Thomas Wants White House Press Corps to be More Hostile
By Stephen Spruiell
National Review Online
03/09/06 04:25 PM
Helen Thomas displays an utter detachment from reality in this column for the Nation, titled "Lap Dogs of the Press." She begins:
Of all the unhappy trends I have witnessed — conservative swings on television networks, dwindling newspaper circulation, the jailing of reporters and "spin" — nothing is more troubling to me than the obsequious press during the run-up to the invasion of Iraq. They lapped up everything the Pentagon and White House could dish out — no questions asked.
No questions, huh? Well I found a few in the transcript from this press conference Bush gave in March of 2003, just prior to the invasion of Iraq:
Q Mr. President, you have, and your top advisors — notably, Secretary of State Powell — have repeatedly said that we have shared with our allies all the current, up-to-date intelligence information that proves the imminence of the threat we face from Saddam Hussein, and that they have been sharing their intelligence with us, as well. If all these nations, all of them our normal allies, have access to the same intelligence information, why is it that they are reluctant to think that the threat is so real, so imminent that we need to move to the brink of war now?
It goes on. Yes, the press reported that Saddam had weapons (because our intelligence agencies and our allies' intelligence agencies believed it also). But far from being passive conduits for administration spin, the press questioned the president on the very issues that have come to the forefront of the national debate today. The idea that the press "lapped up everything the Pentagon and White House could dish out" is nonsense. One found plenty of arguments in 2003 against invading Iraq from the usual suspects — such as Helen Thomas.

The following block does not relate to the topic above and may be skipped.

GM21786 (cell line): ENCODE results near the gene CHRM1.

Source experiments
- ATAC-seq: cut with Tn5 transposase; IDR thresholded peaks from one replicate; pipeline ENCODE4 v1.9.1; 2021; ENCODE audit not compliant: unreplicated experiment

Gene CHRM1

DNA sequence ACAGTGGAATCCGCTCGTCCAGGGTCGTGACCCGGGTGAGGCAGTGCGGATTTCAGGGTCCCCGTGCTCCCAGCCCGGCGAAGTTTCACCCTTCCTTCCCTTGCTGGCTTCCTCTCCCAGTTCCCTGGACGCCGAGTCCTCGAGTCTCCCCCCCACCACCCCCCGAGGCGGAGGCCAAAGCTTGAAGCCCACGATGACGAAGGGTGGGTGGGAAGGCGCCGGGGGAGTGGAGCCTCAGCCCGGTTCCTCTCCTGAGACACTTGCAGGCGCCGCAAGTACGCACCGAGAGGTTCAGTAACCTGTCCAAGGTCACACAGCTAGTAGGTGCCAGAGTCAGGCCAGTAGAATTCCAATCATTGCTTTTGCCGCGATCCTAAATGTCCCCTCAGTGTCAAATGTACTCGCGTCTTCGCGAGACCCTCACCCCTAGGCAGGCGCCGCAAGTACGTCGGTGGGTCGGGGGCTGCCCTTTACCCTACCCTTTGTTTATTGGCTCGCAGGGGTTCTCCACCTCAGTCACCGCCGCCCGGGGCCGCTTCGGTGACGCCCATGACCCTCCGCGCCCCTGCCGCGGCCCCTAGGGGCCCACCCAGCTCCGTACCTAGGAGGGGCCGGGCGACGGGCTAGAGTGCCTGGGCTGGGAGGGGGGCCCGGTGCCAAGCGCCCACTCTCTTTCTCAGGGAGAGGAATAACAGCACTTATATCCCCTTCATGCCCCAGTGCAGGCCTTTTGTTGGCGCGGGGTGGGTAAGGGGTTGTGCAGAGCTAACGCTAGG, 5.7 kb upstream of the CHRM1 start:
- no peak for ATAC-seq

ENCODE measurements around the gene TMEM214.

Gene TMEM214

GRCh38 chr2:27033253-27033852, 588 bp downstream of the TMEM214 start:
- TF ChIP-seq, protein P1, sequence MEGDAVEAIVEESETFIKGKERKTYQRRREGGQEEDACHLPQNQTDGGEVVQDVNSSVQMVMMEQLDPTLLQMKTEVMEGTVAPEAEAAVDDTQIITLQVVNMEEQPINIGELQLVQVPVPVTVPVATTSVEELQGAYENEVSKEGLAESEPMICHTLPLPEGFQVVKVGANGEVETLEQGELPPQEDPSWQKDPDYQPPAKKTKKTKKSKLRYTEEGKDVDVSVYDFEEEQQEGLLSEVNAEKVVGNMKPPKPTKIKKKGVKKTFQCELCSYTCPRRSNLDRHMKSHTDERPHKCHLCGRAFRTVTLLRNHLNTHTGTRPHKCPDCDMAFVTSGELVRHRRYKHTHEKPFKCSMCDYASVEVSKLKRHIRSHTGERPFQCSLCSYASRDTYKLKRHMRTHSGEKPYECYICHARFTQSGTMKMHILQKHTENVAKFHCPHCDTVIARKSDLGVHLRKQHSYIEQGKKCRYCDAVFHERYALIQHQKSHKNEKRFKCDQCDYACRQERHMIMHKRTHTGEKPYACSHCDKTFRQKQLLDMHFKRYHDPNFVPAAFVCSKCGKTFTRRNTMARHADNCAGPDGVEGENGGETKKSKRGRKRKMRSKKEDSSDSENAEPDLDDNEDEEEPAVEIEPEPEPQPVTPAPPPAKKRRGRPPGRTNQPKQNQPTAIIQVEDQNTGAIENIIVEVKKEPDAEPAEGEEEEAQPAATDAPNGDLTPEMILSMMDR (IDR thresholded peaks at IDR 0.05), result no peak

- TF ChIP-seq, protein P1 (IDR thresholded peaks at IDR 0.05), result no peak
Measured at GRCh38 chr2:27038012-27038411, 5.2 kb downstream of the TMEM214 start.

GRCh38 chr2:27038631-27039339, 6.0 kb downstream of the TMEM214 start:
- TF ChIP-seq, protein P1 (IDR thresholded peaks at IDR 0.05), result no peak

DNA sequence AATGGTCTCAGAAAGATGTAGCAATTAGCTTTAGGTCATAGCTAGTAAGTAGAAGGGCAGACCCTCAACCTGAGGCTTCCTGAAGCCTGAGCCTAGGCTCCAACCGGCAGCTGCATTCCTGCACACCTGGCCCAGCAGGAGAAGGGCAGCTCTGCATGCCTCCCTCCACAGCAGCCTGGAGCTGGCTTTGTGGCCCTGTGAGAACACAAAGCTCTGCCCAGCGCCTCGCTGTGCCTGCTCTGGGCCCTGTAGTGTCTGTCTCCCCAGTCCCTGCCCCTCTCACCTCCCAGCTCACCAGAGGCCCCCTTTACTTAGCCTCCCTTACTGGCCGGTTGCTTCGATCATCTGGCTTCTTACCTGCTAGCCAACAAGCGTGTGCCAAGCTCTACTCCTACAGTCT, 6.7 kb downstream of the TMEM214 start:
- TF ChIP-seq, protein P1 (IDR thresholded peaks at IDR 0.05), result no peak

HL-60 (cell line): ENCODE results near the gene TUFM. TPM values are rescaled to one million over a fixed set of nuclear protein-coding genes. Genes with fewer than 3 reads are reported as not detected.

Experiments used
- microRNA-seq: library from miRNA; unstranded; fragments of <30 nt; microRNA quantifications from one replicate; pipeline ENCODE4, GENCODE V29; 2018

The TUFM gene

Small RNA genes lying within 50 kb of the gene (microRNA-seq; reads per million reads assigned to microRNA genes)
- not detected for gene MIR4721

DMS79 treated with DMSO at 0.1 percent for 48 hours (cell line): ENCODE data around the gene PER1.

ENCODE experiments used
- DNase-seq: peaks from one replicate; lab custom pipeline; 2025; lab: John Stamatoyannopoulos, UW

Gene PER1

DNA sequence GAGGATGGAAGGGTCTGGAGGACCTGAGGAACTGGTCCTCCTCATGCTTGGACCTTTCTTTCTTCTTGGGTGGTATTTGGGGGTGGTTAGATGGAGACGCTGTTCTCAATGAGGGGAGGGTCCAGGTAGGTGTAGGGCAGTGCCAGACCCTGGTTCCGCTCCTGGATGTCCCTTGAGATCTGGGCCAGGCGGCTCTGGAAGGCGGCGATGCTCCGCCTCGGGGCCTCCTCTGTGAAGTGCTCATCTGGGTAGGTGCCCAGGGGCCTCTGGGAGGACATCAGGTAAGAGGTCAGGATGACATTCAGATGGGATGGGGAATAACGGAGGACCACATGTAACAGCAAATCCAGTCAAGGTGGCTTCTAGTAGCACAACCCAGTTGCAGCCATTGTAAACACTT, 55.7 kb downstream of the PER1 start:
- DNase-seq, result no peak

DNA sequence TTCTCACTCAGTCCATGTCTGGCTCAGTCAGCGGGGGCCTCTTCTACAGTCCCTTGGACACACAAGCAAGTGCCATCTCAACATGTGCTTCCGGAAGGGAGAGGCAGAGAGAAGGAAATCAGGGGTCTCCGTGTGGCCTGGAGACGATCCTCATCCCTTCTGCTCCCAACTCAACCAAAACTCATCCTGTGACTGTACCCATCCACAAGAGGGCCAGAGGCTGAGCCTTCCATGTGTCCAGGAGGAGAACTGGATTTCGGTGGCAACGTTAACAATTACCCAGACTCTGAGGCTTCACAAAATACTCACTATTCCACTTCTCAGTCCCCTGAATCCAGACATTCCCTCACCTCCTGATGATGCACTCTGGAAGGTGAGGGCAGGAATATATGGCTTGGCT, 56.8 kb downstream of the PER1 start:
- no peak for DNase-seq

Thomas goes on to argue that the White House Press Corps needs to be more hostile:
It is past time for reporters to forget the party line, ask the tough questions and let the chips fall where they may.
How could someone who sits in the White House briefing room everyday be completely unaware of the fact that the briefings routinely degenerate into shouting matches because the current level of hostility is so high? Whatever curative is needed to repair the relationship between the White House and the press, it is certainly not more hostility.
We don't have a failure to ask "tough questions" — we have an administration that has decided to deal with the adversarial press by tuning it out. The result has been a White House that is often unable to effectively communicate its message. The Washington Post reported two weeks ago that one reason the adminstration bungled its response to the Dubai ports deal is that its communications office was still dealing with the media's ludicrous caterwauling over Dick Cheney's hunting accident. As a result, we've suffered a real consequence: a victory for isolationism in an age when global economic integration holds so much promise both for national security and prosperity.
Thomas says we just need to turn up the heat on this cauldron. I say Helen Thomas is part of the problem.
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